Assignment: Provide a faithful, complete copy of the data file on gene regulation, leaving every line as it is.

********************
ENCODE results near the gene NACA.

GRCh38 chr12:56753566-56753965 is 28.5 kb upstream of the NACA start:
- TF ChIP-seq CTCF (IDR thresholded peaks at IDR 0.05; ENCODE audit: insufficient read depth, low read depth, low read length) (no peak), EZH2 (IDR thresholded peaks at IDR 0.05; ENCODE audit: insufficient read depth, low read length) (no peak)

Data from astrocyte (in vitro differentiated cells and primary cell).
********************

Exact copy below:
ENCODE results near the gene NACA.

GRCh38 chr12:56753566-56753965 is 28.5 kb upstream of the NACA start:
- TF ChIP-seq CTCF (IDR thresholded peaks at IDR 0.05; ENCODE audit: insufficient read depth, low read depth, low read length) (no peak), EZH2 (IDR thresholded peaks at IDR 0.05; ENCODE audit: insufficient read depth, low read length) (no peak)

Data from astrocyte (in vitro differentiated cells and primary cell).